Today In Chess: Candidates Round 6 Recap

By IM Eric Rosen

With another convincing victory today, Nepomniachtchi is cementing his spot as the clear leader. He now stands with 4.5/6, while MVL trails in clear second with 3.5/6. Round 6 produced many hard fought games, including a thrilling marathon battle between Kirill Alekseenko and Anish Giri which lasted 98 moves and over 7 hours.

Ian Nepomniachtchi - Ding Liren: 1-0

Nepomniachtchi continued to show excellent form in today’s game. In what was pretty much a one-sided affair, he pounced all over Ding. In the late middlegame, Nepomniachtchi emerged with a lethal passed b-pawn and did not hesitate to thrust it down the board. Ding attempted to create counterplay on the opposite flank, but fell short. In the end, Nepomniachtchi’s b-pawn was traded for the black bishop, resulting in an easily winning endgame. Ding resigned without even testing Nepomniachtchi’s technique. This result marks Ding’s third loss of the event and he now sits at the bottom of the standings. Even though he was widely considered one of the pre-tournament favorites, his hopes of challenging Carlsen for the World Championship later this year are practically gone. Out of all the players in the field, Nepomniachtchi has shown some of the best form and undoubtedly deserves his spot in the lead. When asked about what he’s done to achieve such good form, he responded quite simply: “I’m just trying to make less mistakes than my opponents do.”

GM Ian Nepomniachtchi is the clear leader after Round 6 | Photo courtesy of FIDE, Lennart Ootes

Alexander Grischuk - Fabiano Caruana: ½-½ 

For yet another game this tournament, Caruana struck early with impressive opening preparation. He unleashed the incredibly rare 14...Re8!? in the Archangel Variation of the Ruy Lopez. This sent Grischuk into the tank. By move 24, Grischuk fell below 14 minutes, while Caruana had more time than he started with. With a double edged battle and huge lead on the clock, the prospects looked quite promising for the American. On move 34, Caruana unleashed the sweet c5! which secured him a clear advantage. However, Grischuk has proven time and again that he can play quite accurately in time pressure. Despite flirting with flagging, he managed to trade queens and consolidate his position. Once the players received extra time on move 40, it wasn’t much longer before the players agreed to a draw. With 8 rounds still to go, Caruana has a lot of ground to make up if he wants to catch Nepomniachtchi.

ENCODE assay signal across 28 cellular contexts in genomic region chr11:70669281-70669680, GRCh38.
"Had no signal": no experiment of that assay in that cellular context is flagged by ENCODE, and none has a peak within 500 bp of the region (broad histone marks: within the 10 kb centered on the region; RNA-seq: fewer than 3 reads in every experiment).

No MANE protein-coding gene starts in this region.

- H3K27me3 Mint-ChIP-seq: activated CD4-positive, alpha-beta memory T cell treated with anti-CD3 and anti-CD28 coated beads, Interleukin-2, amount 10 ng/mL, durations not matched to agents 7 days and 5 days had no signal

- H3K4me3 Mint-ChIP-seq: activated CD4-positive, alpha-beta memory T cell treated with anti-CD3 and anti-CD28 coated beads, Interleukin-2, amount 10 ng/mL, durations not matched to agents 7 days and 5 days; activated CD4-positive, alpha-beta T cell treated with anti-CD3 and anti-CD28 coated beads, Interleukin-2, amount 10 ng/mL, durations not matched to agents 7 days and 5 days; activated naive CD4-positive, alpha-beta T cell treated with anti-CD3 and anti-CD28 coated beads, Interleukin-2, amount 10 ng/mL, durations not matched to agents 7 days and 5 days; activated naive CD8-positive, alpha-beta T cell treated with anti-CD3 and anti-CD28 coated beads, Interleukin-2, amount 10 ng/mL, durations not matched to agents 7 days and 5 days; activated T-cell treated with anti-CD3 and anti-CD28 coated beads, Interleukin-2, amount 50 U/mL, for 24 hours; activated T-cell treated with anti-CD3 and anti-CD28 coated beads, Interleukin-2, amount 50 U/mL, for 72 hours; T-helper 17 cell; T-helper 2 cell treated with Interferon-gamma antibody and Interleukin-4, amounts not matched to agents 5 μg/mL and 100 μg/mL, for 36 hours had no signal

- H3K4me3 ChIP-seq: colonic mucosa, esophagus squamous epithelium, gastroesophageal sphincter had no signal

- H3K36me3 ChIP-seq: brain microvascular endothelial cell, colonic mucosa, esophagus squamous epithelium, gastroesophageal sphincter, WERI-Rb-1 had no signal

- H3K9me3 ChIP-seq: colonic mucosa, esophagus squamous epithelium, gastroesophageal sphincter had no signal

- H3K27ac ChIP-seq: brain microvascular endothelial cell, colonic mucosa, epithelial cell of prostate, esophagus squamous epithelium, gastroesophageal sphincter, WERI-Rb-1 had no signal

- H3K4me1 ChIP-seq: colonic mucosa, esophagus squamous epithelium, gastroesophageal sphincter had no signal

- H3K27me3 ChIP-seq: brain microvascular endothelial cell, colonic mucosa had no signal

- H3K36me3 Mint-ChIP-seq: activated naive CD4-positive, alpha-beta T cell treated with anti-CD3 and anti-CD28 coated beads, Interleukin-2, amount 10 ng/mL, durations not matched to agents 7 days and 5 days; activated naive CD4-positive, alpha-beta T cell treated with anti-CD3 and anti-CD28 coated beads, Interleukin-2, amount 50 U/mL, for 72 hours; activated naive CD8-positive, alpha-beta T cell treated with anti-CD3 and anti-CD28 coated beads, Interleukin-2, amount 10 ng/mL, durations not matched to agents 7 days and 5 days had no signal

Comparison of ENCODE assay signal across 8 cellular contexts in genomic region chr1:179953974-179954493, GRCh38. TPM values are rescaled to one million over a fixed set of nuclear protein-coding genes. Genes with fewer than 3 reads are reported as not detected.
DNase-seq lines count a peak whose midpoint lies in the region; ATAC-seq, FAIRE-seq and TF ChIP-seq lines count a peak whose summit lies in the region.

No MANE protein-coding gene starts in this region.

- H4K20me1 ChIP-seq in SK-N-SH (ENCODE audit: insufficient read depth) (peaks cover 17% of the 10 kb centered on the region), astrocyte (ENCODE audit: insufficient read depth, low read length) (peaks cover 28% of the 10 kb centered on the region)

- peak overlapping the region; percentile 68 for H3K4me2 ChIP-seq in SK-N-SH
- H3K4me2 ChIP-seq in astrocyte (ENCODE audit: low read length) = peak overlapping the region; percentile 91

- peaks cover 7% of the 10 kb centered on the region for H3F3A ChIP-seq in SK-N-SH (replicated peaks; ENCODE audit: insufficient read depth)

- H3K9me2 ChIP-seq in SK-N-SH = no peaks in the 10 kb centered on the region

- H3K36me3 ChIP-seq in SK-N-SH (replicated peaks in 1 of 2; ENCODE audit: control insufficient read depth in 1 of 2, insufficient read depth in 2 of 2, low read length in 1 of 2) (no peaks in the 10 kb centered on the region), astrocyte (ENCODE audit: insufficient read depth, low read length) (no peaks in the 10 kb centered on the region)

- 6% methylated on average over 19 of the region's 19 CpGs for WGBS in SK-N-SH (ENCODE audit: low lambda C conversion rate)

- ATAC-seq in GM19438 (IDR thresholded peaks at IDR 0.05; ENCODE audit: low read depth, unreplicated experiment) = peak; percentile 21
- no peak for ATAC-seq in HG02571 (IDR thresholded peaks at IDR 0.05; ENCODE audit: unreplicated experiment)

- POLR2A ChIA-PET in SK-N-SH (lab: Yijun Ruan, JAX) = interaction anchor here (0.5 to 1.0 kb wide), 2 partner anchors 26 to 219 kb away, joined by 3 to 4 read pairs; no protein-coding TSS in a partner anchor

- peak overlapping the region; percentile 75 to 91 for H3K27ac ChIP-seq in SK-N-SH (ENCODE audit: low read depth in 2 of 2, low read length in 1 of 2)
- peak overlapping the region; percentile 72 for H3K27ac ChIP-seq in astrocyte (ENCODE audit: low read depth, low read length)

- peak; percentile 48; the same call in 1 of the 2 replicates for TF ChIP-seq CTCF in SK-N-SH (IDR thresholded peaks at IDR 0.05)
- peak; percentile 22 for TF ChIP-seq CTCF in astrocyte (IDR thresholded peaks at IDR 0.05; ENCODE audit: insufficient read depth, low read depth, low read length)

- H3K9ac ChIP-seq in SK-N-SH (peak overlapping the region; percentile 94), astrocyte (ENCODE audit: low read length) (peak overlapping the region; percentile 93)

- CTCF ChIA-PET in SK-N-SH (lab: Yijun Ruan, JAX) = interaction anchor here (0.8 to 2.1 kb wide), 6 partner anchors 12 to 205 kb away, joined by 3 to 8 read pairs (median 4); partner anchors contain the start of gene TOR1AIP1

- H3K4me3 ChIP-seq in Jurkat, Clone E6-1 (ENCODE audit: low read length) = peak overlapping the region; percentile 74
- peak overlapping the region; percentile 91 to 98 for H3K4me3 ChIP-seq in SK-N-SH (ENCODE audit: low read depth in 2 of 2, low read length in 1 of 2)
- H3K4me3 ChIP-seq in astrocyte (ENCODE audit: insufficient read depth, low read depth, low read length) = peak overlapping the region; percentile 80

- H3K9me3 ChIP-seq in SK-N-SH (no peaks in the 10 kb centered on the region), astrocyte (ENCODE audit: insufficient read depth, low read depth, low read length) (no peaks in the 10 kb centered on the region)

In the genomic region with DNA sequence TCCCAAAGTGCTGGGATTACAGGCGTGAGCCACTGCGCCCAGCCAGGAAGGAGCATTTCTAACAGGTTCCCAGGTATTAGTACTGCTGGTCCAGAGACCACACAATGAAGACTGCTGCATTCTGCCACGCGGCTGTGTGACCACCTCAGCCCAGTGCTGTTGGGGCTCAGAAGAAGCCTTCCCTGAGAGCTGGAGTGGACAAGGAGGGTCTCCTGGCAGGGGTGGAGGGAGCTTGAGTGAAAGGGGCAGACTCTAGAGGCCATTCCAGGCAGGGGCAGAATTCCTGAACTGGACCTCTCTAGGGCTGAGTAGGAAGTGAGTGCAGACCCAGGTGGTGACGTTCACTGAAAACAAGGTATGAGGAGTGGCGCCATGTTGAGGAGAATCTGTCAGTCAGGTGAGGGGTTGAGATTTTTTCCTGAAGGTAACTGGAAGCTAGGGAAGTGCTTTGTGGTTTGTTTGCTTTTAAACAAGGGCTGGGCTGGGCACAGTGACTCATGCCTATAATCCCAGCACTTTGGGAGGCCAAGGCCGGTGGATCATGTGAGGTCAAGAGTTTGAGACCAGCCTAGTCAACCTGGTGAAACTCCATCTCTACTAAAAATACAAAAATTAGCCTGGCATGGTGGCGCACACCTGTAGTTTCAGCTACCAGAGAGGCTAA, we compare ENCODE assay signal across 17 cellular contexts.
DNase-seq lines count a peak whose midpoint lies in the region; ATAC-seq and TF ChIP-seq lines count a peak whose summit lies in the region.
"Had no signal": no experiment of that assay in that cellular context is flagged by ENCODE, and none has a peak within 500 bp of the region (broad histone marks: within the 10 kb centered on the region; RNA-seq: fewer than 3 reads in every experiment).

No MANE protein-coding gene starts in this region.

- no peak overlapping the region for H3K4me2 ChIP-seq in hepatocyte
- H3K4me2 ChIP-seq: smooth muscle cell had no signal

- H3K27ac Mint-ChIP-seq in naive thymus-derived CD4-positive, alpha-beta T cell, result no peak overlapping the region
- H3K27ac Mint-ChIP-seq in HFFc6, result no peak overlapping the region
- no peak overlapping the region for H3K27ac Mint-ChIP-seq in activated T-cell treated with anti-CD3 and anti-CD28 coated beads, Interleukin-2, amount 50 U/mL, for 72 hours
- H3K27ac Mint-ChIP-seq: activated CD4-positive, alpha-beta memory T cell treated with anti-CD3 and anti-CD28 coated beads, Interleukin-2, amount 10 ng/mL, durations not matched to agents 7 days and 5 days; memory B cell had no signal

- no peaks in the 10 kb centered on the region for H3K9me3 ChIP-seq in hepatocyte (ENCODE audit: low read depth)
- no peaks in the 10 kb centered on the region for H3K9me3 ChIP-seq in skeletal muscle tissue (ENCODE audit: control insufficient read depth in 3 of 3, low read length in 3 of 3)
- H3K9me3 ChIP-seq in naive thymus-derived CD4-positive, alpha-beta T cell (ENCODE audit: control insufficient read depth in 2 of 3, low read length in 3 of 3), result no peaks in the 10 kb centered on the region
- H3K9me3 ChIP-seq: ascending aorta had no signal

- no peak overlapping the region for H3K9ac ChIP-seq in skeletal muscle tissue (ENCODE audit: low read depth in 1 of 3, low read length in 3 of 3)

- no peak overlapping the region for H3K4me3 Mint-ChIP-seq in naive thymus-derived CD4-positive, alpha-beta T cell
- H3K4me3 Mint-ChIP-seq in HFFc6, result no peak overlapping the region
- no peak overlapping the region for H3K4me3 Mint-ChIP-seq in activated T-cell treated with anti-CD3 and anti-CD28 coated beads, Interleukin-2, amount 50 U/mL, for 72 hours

GM Grischuk and GM Caruana drew a hard fought game | Photo courtesy of FIDE, Lennart Ootes

Wang Hao - Maxime Vachier-Lagrave: ½-½ 

For the second time this event, MVL was tested in his beloved Grunfeld Defense. Wang opted for the off-beat 11.h4!? This early h-pawn onslaught has been quite trendy and appears to be one way for these GMs to escape the normal realms of opening theory. Rather than leading to any sort of attack, the opening led to quick liquidation. The players reached an endgame before move 30 and it was Wang who enjoyed a slight advantage. With strong central control and better piece activity, Wang increased his edge. He snagged a pawn on the queenside and it seemed like MVL was going to lose his first game of the event. However, the Frenchman showed admirable resilience. After 83 moves, Wang could not make use of his extra pawn. MVL established a sturdy blockade and the players settled for a draw. In the post-game interview, MVL expressed his relief: “I was blundering so many things today, I was lucky to make a draw.”

GM MVL held on for dear life against GM Wang Hao to secure a draw | Photo courtesy of FIDE, Lennart Ootes

Kirill Alekseenko - Anish Giri: 0-1

In the longest and most dramatic game of the day, GM Anish Giri showed that persistence pays off. After achieving a pleasant position from the black side of Italian, Giri was in control. However, it wasn’t easy to maximize the advantage. As the play unraveled, the position liquidated. Eventually, a knight endgame emerged with Giri having an extra pawn. Such a position is known to be a theoretical draw, but there was absolutely no risk to play on. In the 7th hour of play, Giri was rewarded for his tenacity. Alekseenko blundered terribly with 89.Nd3? instead of easily clinching the draw with Nh1! This one careless blunder was enough for Giri to steal the full point. In the post-game interview, Giri described thoughts in the final moments: “In the end, I almost had a heart attack because I realized it’s going to be my first ever win in the Candidates. I think today we need a good doctor check.” With this victory, Giri moves to an even score, while Alekseenko is tied for last place with 2/6.

GM Anish Giri defeated GM Kirill Alekseenko in a marathon game  | Photo courtesy of FIDE, Lennart Ootes

After today’s game, Giri summed up the tournament so far with an amusing metaphor: “This tournament is like a birthday party for Nepomniachtchi. The other kids are giving him presents, but they are not happy to be there, and not happy for the birthday boy. They pretend to be his friends, but he’s the only one happy with the presents.” With 8 rounds to go, we can only wait and see if Nepomniachtchi keep receiving “presents.” He will face off next against MVL in what will be a tremendously crucial game for the standings. After tomorrow’s rest day, Round 7 will commence at 6am CDT on Wednesday, March 25th with Today in Chess airing at 8am CST. Watch live at or on our Youtube, Twitch, and Facebook pages.